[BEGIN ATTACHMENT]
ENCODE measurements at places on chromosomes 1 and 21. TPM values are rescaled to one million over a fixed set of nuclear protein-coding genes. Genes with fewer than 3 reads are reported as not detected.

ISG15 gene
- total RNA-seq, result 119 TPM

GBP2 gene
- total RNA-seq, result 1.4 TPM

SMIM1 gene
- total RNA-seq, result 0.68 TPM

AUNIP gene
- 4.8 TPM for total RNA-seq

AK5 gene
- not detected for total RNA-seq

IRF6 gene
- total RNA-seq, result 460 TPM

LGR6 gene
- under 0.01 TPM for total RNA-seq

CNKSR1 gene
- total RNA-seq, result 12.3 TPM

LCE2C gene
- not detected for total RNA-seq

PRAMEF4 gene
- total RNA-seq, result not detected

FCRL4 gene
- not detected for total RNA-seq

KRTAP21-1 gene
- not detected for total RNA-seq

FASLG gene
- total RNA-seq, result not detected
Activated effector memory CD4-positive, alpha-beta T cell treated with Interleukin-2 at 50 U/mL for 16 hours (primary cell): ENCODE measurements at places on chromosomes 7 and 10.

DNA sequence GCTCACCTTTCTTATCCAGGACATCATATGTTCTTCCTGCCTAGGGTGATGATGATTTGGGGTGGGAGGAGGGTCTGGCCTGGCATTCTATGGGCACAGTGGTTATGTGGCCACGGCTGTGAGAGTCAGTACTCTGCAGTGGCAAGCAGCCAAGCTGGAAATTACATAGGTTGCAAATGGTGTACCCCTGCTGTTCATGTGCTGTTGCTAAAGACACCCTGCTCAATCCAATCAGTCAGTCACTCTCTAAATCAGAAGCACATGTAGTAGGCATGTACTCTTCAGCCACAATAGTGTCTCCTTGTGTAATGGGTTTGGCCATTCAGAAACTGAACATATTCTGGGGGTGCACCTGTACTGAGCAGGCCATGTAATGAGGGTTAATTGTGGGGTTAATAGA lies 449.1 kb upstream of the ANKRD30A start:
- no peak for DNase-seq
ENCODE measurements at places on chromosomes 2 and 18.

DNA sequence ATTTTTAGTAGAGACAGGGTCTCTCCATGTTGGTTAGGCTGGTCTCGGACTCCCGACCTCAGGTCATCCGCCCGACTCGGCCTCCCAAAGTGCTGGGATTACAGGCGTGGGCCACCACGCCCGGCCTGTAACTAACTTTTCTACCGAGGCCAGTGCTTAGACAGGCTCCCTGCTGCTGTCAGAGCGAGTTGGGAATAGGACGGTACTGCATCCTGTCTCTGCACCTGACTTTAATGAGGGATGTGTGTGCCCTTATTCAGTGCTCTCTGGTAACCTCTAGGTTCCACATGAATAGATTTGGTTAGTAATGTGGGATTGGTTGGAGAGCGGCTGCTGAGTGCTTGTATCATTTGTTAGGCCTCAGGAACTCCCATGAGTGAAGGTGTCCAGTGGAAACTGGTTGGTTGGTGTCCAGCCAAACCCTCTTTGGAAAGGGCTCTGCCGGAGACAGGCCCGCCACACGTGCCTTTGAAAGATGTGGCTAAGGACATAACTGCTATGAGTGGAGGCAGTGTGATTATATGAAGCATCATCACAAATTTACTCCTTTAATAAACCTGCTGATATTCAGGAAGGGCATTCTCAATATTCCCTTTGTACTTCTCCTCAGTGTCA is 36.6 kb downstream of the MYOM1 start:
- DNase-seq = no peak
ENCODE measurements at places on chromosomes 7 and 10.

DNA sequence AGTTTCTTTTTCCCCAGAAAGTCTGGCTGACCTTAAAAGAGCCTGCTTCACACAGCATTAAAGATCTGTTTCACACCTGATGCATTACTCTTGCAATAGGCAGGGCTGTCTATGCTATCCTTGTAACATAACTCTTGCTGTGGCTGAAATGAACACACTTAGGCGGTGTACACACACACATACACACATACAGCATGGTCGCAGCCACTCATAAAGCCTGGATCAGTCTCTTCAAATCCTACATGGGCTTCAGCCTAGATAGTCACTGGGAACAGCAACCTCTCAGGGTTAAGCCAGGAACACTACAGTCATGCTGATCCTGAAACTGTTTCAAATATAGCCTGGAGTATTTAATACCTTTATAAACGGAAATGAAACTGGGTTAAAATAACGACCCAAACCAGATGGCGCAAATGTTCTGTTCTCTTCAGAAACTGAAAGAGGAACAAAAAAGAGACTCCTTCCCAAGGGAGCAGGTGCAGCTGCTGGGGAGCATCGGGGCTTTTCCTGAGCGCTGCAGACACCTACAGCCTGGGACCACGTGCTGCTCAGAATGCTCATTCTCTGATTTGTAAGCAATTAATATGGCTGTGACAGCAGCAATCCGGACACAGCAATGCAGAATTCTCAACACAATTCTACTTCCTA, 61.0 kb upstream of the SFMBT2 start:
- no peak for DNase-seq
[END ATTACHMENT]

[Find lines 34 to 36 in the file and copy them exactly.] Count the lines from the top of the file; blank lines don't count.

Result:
ENCODE measurements at places on chromosomes 7 and 10.

DNA sequence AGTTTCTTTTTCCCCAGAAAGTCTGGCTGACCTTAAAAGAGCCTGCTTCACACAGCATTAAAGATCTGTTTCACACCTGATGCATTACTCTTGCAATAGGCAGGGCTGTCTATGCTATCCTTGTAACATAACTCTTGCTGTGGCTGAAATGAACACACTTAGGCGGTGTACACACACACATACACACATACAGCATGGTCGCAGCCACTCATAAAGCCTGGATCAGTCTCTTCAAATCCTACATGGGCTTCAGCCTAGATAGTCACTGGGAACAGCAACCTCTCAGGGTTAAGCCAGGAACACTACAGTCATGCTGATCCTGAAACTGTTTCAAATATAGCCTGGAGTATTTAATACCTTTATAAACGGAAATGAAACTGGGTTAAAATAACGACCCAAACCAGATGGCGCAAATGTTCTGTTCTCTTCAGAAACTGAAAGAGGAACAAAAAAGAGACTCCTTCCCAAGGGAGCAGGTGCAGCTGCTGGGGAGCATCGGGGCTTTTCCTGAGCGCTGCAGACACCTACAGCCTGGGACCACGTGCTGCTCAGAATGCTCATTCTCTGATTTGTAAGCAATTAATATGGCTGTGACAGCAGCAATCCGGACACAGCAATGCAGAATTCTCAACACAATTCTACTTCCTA, 61.0 kb upstream of the SFMBT2 start:
- no peak for DNase-seq